Photo Credit: PCMag
If you don’t like the idea of wearing a fitness tracker on your wrist, then this one is made for you! Although this $49.99 fitness tracker with a 6-month battery life may look a bit cheap, it’ll definitely put some flare into your wardrobe with its brightly colored clips and front star pattern. Like the Misfit Shine, the Jawbone UP Move doesn’t have any display but rather an LED circle that displays your progress. Plus, there’s an icon designated for activity or sleep.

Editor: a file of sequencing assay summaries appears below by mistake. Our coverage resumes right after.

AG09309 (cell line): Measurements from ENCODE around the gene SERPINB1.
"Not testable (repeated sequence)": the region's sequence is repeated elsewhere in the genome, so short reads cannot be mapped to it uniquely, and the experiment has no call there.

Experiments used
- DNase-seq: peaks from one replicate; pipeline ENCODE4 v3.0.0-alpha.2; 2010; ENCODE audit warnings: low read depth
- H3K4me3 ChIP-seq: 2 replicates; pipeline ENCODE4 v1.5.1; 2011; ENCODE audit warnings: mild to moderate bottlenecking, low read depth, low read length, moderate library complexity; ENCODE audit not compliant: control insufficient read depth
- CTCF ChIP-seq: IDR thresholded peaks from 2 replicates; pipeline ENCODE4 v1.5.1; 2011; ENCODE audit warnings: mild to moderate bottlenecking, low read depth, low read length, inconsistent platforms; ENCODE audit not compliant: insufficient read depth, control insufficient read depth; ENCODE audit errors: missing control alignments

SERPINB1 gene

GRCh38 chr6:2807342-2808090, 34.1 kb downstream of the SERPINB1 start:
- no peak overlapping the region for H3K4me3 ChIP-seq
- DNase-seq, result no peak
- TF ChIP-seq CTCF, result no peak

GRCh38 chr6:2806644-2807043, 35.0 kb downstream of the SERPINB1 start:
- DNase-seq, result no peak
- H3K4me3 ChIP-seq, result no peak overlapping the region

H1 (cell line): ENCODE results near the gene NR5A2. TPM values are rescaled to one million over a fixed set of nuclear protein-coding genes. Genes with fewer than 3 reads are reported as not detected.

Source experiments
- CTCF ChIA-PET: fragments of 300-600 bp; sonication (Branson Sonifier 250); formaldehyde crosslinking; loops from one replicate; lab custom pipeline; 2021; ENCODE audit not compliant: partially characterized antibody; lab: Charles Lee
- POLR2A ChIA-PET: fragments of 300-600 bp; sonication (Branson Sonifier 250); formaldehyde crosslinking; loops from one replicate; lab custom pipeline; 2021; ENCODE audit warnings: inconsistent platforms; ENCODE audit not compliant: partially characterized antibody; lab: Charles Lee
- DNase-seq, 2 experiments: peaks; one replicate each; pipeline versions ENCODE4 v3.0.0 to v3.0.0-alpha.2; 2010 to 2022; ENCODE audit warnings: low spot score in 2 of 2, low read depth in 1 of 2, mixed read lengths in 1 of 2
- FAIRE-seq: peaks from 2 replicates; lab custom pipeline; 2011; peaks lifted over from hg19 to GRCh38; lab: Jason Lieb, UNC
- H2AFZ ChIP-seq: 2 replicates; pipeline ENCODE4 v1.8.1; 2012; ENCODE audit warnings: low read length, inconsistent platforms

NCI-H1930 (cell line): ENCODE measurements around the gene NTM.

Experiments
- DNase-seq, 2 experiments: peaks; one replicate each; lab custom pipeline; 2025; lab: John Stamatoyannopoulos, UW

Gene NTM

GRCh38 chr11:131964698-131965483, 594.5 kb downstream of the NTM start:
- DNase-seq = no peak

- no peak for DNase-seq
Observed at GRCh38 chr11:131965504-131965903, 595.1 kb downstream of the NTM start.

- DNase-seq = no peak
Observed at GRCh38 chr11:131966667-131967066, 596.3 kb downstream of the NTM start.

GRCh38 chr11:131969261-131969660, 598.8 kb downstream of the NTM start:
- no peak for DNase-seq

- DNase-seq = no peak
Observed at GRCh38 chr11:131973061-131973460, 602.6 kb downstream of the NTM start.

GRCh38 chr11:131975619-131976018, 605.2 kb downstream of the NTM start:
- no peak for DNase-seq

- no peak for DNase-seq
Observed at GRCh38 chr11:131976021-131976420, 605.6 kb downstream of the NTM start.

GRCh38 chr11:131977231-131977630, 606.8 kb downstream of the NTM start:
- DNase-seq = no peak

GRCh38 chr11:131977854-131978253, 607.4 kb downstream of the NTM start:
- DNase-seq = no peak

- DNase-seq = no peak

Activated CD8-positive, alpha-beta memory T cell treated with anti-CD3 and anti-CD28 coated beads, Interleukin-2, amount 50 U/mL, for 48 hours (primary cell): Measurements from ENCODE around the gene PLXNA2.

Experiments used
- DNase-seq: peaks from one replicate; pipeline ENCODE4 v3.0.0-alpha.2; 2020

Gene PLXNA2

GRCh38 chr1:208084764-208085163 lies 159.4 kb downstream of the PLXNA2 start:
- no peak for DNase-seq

The Jawbone UP Move has three modes which can be accessed either by picking a mode via the Jawbone app or by a combo of presses and taps on the button; yet it can be a bit confusing to remember which one is which. The first mode is activity tracking; this is a default mode that’ll track the distance you walked, time active, steps, resting time and burned calories. This device is pretty accurate in recording daily activity, calories burned and steps in the app; you can view extra details on your daily steps and calories via the app as well. However, if you’re a fitness buff, you should know that this gadget tracks the recorded activities only as burned calories; no other metrics are tracked so the Move won’t have the data you’d be looking for. The stopwatch is the second mode. Jawbone has a large collection of sports to log, from Zumba and football to cycling and cross-training. If you forget to enter into the stopwatch mode, no worries, you can go into the app later and name the highlighted activity. The last mode is sleep monitoring but, unlike some other trackers, you have to manually select this mode for it to track your sleep. Also, to use this mode, you may need to purchase the strap which is an extra $14.99. In the app, your light sleep, deep sleep and awake times are displayed in graph form. Plenty of sleep trackers tend to miss the restless periods, but the Move was notably accurate in logging these times.